At the end of the academic year, we had cut the broadband connection which served us in the hostel to avoid rent during vacation. At the start of the year, I was working without an active internet connection and was in the market for an ISP.
If you want a cheap internet provider in India, Reliance Jio is hard to beat. They offer high-speed 4G internet at a very low price. Sadly my phone is not LTE capable and thus I could not just buy a Reliance Jio SIM and insert it into my phone.
For the first couple of months, I tried using the 3G internet connection of the state-run BSNL and had to put up with slow unusable internet. The connection was not expensive, but what is the use of 3G internet if the download speed is around 15 KiB/s? Also, the connection came with no additional calling credits, so I still had to shell out extra for making calls. On top of this, the phone routinely refused to connect to the internet, denying me access when I needed it the most. By the end of the second month, I finally concluded that I was simply wasting my money paying for a connection that was serving me no purpose.
I had read from some sites that it was made by an Indian brand called LYF and was expecting a half baked product. I couldn’t have been more wrong. My first impression of the product was how well it was made. The rear cover of the router sits flush with the rest of the product. The matte black plastic body while not extremely solid, has enough quality to take the day to day beating and lends the device a minimalist yet smart look.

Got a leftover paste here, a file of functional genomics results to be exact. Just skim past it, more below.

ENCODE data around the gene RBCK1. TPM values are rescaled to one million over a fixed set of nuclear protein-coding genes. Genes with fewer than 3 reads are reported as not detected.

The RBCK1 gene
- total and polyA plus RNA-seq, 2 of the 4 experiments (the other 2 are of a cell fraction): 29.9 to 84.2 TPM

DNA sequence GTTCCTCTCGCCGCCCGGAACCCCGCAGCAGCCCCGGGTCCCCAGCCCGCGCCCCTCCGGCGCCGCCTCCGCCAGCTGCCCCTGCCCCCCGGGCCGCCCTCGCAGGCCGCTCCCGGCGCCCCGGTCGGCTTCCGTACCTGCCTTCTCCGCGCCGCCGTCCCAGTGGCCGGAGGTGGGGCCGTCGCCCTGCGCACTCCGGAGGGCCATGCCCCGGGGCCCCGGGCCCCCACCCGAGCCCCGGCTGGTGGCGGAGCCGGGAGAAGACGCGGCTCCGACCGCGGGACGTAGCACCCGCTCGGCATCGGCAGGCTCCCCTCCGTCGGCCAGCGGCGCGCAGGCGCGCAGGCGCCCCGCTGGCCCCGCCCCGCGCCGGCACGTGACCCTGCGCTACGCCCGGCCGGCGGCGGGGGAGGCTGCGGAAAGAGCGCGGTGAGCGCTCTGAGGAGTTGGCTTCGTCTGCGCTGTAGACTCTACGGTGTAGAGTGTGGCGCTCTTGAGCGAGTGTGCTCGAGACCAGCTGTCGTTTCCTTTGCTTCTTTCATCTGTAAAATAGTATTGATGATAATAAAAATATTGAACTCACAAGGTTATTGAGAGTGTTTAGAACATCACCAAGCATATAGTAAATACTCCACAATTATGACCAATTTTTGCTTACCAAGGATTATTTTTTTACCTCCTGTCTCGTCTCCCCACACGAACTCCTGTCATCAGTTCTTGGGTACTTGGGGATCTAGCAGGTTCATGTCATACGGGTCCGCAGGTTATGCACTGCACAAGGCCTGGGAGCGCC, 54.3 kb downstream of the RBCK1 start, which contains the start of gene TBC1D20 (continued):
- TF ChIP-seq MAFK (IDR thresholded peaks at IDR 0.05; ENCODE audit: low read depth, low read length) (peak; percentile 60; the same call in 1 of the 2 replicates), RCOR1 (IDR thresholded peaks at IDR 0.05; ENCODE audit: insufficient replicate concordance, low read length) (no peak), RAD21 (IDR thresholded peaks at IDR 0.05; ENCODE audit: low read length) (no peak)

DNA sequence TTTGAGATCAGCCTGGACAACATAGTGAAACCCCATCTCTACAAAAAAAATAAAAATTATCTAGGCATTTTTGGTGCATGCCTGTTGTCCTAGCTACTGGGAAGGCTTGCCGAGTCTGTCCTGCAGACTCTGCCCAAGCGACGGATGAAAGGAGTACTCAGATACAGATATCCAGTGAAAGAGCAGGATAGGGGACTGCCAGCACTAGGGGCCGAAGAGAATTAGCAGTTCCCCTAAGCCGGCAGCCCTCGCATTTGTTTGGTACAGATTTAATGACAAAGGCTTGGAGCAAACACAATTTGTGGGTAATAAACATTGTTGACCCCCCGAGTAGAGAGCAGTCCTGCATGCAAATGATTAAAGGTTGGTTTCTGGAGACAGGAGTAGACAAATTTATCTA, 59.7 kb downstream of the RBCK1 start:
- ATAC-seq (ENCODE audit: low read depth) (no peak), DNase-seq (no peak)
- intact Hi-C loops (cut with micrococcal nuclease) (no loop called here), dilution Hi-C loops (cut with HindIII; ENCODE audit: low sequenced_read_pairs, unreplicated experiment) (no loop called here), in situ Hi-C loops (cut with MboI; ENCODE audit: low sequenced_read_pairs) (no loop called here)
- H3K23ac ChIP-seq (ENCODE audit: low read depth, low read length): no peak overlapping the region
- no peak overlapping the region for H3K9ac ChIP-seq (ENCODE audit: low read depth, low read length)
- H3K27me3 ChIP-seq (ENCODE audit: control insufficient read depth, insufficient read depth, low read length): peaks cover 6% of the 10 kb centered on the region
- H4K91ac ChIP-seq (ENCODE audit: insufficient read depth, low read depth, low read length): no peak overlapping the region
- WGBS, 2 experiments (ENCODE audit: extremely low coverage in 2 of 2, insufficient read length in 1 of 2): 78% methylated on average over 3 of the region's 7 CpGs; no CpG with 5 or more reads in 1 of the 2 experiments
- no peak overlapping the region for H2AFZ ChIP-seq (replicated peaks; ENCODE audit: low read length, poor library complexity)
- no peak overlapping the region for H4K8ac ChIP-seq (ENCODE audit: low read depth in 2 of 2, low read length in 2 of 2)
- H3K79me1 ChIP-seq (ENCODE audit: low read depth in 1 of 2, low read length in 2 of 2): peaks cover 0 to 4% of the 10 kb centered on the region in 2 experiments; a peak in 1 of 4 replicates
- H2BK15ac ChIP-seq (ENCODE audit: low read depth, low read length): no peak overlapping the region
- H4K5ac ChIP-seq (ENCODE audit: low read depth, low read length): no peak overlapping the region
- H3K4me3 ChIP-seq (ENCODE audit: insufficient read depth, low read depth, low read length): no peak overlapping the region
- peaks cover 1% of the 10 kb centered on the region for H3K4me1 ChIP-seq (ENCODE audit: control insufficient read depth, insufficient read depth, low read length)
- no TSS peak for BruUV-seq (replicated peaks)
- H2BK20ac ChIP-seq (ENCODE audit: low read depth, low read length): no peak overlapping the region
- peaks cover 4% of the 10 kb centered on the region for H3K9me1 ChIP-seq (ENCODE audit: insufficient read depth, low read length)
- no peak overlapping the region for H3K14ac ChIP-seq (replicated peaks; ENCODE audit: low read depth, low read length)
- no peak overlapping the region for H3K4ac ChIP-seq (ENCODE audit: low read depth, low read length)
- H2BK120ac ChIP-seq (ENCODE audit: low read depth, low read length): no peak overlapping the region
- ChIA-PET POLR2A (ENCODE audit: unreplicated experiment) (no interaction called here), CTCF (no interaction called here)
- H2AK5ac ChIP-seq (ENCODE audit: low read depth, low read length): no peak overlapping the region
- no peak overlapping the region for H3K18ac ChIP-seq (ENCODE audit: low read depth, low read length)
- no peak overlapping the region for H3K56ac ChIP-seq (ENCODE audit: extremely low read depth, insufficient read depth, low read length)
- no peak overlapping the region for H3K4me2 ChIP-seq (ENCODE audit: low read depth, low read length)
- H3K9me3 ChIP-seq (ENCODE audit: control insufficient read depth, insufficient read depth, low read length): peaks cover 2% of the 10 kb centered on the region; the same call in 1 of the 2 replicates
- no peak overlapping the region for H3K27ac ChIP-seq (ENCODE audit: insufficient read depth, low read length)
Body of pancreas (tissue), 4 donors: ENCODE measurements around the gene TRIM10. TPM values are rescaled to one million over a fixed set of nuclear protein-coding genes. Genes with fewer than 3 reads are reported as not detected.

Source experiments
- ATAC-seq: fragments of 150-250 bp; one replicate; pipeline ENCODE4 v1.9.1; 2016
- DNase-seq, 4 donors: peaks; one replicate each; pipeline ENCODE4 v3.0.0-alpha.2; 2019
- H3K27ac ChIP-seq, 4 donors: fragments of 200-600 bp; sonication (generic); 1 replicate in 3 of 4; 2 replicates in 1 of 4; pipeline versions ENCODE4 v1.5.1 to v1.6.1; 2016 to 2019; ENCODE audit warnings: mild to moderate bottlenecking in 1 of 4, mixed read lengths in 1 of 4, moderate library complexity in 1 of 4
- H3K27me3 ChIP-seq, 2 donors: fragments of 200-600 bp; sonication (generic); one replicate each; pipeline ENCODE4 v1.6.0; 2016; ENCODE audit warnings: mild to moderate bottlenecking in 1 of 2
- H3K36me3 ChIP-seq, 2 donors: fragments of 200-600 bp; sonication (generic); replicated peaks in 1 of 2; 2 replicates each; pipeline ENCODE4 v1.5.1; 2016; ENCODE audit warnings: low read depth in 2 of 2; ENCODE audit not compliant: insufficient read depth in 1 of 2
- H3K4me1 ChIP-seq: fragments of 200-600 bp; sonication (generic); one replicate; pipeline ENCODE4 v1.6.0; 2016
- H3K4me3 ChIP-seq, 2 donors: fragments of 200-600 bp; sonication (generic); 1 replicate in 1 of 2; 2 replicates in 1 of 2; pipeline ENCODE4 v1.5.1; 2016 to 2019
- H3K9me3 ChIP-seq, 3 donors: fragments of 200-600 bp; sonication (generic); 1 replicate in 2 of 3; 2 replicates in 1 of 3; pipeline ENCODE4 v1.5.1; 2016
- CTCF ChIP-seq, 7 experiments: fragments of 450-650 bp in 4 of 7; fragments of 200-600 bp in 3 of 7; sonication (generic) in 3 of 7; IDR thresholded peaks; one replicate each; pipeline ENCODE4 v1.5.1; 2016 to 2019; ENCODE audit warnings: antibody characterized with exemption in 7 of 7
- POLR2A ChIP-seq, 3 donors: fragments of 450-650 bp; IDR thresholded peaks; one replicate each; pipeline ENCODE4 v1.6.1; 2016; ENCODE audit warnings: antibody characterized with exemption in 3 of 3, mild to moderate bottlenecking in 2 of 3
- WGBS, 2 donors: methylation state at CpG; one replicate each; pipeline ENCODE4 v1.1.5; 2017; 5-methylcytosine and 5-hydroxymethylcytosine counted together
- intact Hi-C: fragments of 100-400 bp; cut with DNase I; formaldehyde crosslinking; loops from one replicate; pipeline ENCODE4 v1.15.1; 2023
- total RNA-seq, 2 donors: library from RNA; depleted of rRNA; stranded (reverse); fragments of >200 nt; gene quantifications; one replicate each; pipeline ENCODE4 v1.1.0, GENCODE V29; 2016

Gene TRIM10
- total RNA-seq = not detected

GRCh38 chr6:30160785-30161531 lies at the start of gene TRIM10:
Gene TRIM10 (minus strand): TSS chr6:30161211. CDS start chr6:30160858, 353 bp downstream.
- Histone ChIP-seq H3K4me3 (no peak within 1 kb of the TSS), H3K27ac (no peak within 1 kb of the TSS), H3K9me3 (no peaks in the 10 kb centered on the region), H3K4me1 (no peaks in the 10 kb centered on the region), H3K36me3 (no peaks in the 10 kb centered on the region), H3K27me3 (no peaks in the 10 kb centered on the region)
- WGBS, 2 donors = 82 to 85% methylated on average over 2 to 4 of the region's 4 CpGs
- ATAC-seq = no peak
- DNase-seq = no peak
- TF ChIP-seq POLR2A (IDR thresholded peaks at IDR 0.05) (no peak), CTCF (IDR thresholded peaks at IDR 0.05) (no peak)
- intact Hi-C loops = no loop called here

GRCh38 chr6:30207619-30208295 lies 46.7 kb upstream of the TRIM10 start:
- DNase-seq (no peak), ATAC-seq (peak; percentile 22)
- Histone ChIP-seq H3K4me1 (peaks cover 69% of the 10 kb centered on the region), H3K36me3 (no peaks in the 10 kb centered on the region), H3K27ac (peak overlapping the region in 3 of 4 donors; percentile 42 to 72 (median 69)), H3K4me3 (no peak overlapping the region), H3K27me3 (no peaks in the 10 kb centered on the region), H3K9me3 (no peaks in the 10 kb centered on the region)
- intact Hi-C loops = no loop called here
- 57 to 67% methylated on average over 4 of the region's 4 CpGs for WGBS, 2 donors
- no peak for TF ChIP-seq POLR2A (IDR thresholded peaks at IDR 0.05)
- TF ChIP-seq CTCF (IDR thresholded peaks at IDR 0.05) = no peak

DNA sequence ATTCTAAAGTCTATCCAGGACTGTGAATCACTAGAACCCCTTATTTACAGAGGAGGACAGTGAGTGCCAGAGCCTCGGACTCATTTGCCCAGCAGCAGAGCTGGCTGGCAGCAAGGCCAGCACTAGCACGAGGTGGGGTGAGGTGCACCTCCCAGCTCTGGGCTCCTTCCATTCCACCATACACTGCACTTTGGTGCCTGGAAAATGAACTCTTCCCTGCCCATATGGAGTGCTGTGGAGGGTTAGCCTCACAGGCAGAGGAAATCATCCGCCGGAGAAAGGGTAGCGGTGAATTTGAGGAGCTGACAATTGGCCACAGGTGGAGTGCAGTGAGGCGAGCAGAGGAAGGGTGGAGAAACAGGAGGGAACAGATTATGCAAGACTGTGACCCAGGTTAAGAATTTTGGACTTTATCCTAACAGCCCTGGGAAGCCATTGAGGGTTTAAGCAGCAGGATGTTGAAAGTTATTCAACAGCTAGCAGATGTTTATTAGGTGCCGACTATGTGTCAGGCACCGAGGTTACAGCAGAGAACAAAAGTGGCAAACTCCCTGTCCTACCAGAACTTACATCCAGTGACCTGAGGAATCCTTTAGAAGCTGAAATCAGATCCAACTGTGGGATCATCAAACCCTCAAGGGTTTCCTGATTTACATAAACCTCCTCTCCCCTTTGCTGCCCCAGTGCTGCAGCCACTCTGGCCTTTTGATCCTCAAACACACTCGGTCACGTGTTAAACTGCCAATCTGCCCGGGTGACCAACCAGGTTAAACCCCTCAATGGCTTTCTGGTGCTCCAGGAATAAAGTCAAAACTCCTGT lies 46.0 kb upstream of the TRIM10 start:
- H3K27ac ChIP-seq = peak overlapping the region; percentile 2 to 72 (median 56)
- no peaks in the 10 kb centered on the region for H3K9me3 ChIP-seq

The first thing I did after getting the device was changing the password for the WiFi connection. I promptly logged into the device configuration page (192.168.225.1) where the first surprise awaited me. Beneath a title ODM, the text Foxconn was written. So the device was manufactured by Foxconn :D Thus the good initial impression.
Fast forward a few hours, I was trying to study something and became bored. I have a habit of running Nmap on new devices I buy, hoping to find something interesting. Also, the OS detection feature in Nmap helps me to find what OS the device is running. I suddenly remembered I had failed to do so, with JioFi. This is what a basic Nmap scan returned:
Let's start with the crown jewel. Why the heck is a 4G enabled WifiRouter running an IRC server on port 6666?
There is a DNS server running on port 53 :) which is an okay if not welcome addition. The device must be doing some DNS caching to speed up webpage load performance
On port 80, we have the webserver running our configuration interface. That is as typical as it gets, but what is not typical is the service that listens on port 7777 nmap tells me that the service running on the port is cbt, which usually means it is running an Oracle HTTP server. Okay. But seriously, why?
Trying to detect the OS, Nmap gives me the following results:
It is running a comparatively newer version of the Linux kernel. Embedded devices usually suck in this regard. My D-Link router still runs on the ancient 2.6 kernel.
It is very early to jump into any conclusions. But apparently, the JioFi router is running several services that are not essential for it to function.